“I always struggled with changeups before I went over there, because I’d always try to throw the 10 miles an hour off [from the fastball]. Now I throw a Viulcan change, so I don’t really kill spin but I put it on the horizontal axis. I get around 19 and I’m either on the line or under the line. Basically, I found some unique shapes to really broaden my left and right, because I can throw a slider at 22 inches of horizontal and a changeup at 20 [in the opposite direction].”

Laurila: How much spin are you getting on the your Vulcan? I think of that as a pitch with low spin.

Raley: “I wish I could kill spin. I mean, sometimes they’re 1,900, sometimes they’re 2,100. I just have a high spin rate. I always have. My slider is 2,900–3,000. My cutter is 2,600–2,700. To try to kill spin, you want to put it on this axis and have gravity kind of pull at it.”

Laurila: What about your fastball? You throw a two-seamer and not a four.

Raley: “I don’t get much carry. If I throw a four, it’s probably 14. But I also throw from a low three quarters to try to create angle [and] deception. I throw on the first-base side, so I kind of create some unique angles. When I throw in to righties, it comes all the way across.”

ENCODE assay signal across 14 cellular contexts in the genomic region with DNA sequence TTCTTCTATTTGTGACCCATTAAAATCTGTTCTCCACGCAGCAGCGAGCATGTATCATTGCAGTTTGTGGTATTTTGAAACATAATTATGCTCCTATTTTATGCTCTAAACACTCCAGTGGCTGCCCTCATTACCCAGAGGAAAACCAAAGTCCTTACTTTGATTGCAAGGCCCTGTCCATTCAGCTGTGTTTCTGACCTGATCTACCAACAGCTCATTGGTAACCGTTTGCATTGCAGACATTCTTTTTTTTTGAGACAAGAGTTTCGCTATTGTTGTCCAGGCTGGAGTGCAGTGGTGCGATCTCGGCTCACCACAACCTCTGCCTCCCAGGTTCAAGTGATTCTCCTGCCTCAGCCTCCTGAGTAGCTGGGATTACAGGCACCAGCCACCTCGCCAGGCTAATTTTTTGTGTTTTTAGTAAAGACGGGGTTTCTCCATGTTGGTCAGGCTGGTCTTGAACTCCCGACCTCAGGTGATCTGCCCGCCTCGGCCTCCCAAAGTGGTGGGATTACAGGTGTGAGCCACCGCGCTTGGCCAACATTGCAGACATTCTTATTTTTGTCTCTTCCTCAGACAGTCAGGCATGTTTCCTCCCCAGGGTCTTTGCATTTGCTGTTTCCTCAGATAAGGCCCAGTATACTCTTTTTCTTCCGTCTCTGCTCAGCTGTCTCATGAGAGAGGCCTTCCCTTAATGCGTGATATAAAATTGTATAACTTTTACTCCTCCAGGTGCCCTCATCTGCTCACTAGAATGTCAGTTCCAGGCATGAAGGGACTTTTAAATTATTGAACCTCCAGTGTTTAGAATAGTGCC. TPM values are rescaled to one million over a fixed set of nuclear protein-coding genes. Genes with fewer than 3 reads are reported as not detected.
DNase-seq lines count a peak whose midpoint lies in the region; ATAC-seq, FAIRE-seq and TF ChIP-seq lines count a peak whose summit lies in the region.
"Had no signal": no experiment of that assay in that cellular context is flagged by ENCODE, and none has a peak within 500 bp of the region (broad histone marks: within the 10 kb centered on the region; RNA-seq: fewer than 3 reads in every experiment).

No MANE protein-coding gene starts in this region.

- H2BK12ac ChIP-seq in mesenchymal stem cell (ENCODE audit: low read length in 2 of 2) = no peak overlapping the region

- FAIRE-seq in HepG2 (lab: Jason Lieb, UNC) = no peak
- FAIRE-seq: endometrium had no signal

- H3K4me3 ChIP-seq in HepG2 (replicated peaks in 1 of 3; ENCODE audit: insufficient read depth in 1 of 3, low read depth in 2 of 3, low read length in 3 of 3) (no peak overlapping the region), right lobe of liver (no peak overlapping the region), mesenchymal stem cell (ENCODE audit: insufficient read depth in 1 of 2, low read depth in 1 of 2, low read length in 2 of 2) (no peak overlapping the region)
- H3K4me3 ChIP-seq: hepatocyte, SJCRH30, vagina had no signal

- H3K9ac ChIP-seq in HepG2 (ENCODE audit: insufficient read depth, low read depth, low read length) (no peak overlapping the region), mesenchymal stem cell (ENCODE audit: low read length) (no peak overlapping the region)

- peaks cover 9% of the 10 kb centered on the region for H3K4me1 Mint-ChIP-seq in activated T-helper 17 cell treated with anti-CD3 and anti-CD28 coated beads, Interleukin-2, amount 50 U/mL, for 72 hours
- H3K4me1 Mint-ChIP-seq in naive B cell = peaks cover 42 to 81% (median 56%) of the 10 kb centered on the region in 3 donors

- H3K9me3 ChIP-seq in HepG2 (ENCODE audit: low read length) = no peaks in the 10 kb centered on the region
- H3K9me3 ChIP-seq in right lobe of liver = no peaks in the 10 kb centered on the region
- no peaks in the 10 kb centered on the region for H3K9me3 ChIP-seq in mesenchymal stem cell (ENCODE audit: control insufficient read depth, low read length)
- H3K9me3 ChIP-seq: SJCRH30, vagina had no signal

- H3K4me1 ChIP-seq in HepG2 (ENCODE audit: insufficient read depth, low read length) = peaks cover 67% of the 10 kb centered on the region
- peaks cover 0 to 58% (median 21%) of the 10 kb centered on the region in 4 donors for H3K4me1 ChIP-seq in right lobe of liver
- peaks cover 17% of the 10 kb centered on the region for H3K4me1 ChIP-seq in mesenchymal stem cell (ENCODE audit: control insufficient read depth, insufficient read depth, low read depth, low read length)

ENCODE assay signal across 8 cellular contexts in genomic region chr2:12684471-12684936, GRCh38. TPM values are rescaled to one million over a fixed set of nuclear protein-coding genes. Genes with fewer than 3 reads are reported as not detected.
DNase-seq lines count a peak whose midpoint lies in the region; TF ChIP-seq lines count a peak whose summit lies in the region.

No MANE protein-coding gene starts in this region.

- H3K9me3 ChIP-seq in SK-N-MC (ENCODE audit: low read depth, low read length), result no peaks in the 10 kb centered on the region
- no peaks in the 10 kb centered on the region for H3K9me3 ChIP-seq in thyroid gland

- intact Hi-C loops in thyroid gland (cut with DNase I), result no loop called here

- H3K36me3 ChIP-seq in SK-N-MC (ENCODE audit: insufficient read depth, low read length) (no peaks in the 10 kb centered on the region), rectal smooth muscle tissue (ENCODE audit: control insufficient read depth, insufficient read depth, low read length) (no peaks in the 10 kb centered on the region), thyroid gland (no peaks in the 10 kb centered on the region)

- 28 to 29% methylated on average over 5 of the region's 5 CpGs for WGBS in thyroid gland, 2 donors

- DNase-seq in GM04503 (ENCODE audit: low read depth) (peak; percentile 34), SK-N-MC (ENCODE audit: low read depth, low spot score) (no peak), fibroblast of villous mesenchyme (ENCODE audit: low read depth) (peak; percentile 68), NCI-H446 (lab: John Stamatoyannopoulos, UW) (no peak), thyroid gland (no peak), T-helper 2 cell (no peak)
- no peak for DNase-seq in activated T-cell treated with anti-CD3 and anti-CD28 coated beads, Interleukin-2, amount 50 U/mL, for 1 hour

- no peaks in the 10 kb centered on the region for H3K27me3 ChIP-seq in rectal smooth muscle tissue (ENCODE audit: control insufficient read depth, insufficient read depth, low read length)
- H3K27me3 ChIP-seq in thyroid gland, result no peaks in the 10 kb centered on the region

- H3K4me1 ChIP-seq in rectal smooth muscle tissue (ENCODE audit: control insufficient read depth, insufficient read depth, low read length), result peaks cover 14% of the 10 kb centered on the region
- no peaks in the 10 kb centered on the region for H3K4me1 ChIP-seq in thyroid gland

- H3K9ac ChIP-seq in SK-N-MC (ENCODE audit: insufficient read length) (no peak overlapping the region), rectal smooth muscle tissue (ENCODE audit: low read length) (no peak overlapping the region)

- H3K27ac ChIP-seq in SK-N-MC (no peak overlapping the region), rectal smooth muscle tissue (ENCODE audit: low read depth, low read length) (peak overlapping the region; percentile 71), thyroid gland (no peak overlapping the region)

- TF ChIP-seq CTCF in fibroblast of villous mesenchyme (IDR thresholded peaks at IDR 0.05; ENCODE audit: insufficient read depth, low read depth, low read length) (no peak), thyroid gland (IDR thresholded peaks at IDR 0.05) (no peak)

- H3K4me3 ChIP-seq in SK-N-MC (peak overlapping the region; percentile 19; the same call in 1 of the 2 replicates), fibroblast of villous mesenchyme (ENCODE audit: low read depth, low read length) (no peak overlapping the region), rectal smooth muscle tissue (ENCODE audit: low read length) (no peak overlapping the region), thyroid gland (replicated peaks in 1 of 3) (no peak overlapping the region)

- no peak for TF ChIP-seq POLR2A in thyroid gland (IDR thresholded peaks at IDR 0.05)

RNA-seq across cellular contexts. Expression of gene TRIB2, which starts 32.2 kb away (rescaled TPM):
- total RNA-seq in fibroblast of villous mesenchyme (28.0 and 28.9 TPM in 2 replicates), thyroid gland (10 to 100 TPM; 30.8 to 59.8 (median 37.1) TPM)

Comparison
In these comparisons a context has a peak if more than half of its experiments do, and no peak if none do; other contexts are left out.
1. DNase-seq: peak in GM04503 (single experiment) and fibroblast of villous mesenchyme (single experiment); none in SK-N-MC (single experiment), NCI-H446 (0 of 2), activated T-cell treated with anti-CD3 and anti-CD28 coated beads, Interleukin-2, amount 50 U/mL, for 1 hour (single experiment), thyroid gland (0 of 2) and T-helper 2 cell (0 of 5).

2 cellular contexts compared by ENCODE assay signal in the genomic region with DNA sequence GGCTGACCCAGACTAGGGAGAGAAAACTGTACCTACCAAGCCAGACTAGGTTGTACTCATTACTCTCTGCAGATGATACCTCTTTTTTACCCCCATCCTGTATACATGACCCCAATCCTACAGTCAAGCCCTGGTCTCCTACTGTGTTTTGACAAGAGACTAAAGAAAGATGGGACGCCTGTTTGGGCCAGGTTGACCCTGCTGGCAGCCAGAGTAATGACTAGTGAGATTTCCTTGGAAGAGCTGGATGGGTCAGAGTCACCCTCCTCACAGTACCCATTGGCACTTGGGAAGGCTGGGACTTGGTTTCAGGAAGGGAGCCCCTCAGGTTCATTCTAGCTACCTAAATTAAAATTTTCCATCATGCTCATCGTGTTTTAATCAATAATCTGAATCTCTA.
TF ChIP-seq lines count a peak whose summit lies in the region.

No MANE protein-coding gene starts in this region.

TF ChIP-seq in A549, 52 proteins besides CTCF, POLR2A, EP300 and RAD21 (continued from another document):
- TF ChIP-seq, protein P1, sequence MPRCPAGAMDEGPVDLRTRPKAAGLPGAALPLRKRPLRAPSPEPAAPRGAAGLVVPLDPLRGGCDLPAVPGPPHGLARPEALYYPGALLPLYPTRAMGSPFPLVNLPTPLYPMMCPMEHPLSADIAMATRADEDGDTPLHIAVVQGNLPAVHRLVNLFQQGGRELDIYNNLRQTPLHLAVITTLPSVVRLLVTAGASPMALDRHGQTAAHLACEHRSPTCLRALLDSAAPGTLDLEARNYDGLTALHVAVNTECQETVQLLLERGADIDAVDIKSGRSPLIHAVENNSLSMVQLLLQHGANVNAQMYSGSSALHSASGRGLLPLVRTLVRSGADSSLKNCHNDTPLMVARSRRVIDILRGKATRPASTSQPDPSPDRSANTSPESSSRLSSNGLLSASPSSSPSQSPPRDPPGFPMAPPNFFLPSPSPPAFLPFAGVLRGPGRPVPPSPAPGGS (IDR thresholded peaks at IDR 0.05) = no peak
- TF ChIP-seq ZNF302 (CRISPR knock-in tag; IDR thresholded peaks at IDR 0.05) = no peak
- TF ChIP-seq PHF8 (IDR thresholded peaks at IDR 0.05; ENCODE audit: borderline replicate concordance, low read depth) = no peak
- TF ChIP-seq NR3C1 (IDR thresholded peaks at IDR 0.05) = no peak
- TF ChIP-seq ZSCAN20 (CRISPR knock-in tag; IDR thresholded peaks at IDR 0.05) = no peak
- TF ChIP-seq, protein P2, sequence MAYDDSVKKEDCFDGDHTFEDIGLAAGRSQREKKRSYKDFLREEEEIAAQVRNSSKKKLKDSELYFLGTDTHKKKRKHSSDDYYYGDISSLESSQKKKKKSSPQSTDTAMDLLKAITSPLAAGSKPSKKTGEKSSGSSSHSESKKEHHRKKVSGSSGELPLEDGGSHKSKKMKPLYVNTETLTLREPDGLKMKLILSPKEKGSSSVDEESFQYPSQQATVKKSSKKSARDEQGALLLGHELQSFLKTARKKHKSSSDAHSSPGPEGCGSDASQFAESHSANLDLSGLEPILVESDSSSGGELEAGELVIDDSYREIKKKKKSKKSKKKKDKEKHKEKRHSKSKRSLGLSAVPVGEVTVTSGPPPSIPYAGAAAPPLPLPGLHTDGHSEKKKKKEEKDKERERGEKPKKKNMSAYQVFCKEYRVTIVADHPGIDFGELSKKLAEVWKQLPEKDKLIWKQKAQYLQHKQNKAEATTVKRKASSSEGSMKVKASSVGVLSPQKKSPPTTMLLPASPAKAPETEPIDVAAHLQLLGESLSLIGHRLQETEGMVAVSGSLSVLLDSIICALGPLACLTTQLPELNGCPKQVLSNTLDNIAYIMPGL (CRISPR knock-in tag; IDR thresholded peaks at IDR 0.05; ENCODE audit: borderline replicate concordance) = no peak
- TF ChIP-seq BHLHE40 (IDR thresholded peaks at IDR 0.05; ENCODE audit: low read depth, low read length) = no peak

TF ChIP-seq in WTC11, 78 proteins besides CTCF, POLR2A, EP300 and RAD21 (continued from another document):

Laurila: These are things you didn’t really know when you were a young pitcher.

Raley: “Right. I started to experiment, especially when teams started taking all the left-handers out of the lineup and I was facing nine righties. I really had to learn how to get in, throwing the cutter. They were covering my two-seam and my slider down, so I had to learn how to get something up and in on their hands. That elevated my game.

“Then I started throwing the Vulcan. My strikeouts didn’t really go up, because I didn’t really know how to use the pitch. It wasn’t until I went to Houston [in August 2020] and then to Tampa [in November 2021], where they were like, ‘That’s a great pitch, you should throw that.’ I had the repertoire, I just needed someone to help me organize the percentages and usage.”

Laurila: Houston and Tampa are great places for learning a lot about pitching.

Raley: “Again, I just needed someone to organize what I knew about myself. I had the shapes. I knew I could sink it. I knew I had a good slider. Brent Strom asked me in our first meeting how far I could sweep my slider. I’d always been trying to create depth for chase, strikeouts were always supposed to be below the zone, but I could never bounce breaking balls. They were like, ‘You don’t have to. How far can you sweep it?’ I went from throwing 12–13 inch [horizontal] sliders to 20–22 sliders. My strikeouts went up. I started getting really bad contact just because of the silly uniqueness.”